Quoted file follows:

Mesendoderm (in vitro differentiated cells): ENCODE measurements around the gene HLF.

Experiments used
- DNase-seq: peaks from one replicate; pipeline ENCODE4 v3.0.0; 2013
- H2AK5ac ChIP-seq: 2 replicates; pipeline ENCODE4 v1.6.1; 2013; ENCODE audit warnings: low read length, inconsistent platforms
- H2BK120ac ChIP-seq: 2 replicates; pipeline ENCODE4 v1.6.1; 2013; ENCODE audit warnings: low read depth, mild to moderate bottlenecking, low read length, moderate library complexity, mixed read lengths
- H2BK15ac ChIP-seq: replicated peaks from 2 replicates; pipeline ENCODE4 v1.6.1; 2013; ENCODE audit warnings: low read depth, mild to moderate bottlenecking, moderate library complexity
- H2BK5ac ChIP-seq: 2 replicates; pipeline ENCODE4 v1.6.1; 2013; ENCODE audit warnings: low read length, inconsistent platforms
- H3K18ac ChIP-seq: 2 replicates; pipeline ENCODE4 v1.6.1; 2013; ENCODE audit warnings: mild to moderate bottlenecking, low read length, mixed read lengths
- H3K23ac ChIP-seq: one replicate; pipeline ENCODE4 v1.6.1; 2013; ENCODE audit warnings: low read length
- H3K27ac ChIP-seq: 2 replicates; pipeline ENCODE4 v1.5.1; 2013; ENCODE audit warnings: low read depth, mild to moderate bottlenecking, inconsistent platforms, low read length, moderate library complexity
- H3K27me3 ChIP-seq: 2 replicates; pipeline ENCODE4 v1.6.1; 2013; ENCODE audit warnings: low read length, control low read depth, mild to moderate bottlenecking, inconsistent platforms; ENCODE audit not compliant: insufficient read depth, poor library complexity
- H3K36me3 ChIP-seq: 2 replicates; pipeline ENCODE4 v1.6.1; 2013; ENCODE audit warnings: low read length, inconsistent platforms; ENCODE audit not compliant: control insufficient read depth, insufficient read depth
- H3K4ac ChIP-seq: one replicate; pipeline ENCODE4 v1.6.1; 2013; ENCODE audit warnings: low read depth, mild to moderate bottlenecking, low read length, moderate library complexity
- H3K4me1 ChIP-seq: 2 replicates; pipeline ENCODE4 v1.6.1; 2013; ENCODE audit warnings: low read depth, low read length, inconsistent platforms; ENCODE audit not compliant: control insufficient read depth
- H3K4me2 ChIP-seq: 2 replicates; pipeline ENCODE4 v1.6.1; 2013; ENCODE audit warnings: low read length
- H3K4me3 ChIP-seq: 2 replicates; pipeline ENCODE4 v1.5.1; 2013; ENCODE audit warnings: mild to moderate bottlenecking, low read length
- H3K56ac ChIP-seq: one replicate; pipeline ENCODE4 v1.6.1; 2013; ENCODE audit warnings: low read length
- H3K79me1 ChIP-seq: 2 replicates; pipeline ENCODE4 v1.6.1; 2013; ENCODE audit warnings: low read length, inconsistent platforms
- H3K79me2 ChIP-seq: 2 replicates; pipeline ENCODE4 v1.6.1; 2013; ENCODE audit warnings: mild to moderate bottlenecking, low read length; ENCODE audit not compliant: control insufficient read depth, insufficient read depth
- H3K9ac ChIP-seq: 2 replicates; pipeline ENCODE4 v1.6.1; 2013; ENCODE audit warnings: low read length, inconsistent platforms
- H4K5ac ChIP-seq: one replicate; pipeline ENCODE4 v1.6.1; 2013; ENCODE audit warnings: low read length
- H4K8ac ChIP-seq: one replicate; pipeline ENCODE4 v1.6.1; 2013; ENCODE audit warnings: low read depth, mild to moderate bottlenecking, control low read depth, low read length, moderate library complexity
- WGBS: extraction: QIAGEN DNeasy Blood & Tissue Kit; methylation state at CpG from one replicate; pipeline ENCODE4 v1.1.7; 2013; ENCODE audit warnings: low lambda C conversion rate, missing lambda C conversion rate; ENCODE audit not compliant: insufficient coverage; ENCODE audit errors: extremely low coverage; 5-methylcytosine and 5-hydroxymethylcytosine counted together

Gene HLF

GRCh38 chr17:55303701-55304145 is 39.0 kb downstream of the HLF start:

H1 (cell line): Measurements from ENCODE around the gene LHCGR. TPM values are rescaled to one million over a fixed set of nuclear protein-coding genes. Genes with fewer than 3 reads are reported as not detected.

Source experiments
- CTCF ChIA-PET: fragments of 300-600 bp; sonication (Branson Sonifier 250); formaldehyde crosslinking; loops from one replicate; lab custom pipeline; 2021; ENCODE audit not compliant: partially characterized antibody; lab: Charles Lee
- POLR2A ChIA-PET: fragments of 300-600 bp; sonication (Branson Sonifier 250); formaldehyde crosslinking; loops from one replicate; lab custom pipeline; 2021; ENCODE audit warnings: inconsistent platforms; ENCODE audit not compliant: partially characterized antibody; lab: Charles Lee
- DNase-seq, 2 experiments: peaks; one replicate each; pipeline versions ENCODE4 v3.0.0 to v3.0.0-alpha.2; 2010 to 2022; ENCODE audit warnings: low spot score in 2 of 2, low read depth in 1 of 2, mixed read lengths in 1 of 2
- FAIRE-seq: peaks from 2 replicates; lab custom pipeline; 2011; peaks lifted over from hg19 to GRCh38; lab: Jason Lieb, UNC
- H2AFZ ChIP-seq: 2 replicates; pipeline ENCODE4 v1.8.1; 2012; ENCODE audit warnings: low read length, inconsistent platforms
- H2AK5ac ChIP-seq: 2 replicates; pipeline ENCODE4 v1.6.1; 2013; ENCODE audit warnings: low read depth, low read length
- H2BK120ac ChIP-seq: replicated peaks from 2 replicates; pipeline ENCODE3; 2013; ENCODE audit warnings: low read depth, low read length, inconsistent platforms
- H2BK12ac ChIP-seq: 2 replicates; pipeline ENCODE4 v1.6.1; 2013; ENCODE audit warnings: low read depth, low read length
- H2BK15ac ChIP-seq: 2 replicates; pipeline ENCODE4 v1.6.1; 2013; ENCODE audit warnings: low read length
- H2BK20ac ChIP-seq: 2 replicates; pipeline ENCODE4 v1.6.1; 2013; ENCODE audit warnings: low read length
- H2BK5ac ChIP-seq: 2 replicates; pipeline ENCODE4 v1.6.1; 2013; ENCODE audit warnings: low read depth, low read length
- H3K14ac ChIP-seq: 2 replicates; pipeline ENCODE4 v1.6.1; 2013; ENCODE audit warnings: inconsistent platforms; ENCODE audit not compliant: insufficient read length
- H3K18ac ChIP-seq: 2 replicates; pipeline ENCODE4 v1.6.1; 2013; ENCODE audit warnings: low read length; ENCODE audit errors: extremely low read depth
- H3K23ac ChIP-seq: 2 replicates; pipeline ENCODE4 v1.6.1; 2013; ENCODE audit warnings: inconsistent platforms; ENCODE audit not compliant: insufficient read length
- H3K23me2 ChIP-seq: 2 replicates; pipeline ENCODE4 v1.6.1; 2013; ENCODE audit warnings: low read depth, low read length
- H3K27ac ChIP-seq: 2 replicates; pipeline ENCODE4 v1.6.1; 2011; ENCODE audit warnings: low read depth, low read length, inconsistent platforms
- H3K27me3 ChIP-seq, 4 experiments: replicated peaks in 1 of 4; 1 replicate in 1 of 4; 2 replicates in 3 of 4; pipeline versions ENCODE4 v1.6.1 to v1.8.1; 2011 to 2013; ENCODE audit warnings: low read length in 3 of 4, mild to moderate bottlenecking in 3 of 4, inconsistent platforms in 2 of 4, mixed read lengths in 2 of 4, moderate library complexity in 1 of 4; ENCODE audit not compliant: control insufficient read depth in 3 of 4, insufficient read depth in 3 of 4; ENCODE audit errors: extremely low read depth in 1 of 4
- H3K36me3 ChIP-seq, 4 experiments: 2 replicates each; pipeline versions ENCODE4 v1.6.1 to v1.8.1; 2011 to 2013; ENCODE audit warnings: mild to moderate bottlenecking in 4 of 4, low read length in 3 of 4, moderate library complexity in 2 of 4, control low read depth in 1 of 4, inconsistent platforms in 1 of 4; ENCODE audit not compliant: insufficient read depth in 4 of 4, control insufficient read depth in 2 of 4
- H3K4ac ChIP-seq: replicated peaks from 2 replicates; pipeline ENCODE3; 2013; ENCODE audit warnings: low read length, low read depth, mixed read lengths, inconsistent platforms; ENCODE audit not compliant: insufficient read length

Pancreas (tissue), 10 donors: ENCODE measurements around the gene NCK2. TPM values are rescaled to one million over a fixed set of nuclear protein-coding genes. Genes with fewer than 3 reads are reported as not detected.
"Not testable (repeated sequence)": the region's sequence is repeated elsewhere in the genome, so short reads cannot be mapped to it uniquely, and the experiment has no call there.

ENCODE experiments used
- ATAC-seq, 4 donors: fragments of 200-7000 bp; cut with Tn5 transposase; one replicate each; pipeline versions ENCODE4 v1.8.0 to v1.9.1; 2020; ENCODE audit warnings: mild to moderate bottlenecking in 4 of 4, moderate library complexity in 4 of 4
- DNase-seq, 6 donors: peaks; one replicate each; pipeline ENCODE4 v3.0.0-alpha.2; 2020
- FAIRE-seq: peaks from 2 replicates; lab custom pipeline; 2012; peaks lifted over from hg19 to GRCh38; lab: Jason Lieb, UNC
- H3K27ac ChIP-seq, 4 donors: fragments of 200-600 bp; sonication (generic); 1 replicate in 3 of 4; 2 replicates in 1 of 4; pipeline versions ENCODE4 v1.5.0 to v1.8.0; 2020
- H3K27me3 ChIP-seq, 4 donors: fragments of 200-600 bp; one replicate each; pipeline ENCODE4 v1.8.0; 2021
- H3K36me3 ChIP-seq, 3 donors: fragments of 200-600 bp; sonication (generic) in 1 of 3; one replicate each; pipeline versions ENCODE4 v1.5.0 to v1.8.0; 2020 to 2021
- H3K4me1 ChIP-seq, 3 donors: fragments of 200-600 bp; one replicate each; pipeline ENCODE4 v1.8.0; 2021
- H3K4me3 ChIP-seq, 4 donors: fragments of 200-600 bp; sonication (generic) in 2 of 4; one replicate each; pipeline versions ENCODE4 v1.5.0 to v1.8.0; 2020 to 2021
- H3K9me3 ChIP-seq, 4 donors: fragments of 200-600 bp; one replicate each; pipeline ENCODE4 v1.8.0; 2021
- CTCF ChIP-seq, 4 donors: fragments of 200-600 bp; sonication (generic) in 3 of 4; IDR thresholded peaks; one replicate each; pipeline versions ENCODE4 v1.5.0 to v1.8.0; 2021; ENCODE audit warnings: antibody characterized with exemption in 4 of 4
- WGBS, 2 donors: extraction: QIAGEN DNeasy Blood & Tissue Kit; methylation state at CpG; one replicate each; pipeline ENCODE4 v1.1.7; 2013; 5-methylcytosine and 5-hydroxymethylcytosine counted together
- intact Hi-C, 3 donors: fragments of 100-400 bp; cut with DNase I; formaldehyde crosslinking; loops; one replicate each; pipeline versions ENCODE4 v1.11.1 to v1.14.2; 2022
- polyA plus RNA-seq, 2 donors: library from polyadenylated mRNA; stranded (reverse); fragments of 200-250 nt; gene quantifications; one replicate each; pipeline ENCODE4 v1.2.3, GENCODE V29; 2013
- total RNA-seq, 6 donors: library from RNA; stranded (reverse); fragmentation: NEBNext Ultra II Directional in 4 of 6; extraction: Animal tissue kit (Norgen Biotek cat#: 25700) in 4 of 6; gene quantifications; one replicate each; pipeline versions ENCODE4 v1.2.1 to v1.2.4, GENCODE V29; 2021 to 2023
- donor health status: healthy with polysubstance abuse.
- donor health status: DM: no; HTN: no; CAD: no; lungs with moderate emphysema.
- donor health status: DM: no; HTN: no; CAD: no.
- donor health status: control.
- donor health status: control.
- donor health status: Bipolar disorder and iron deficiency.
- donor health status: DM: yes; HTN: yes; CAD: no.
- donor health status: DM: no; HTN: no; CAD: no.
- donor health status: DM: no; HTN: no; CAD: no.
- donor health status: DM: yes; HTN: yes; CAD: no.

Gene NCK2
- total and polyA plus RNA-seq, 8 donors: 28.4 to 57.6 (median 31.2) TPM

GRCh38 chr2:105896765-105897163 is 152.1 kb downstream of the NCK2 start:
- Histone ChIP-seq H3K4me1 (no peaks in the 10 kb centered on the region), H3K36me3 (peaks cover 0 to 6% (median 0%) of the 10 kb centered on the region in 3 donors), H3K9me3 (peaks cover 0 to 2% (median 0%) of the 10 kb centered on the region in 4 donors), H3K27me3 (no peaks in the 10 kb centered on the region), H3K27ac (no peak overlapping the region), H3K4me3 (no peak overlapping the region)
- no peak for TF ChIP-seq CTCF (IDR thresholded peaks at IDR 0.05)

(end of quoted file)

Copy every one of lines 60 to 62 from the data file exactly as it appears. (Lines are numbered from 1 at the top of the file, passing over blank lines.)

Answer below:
- WGBS, 2 donors: extraction: QIAGEN DNeasy Blood & Tissue Kit; methylation state at CpG; one replicate each; pipeline ENCODE4 v1.1.7; 2013; 5-methylcytosine and 5-hydroxymethylcytosine counted together
- intact Hi-C, 3 donors: fragments of 100-400 bp; cut with DNase I; formaldehyde crosslinking; loops; one replicate each; pipeline versions ENCODE4 v1.11.1 to v1.14.2; 2022
- polyA plus RNA-seq, 2 donors: library from polyadenylated mRNA; stranded (reverse); fragments of 200-250 nt; gene quantifications; one replicate each; pipeline ENCODE4 v1.2.3, GENCODE V29; 2013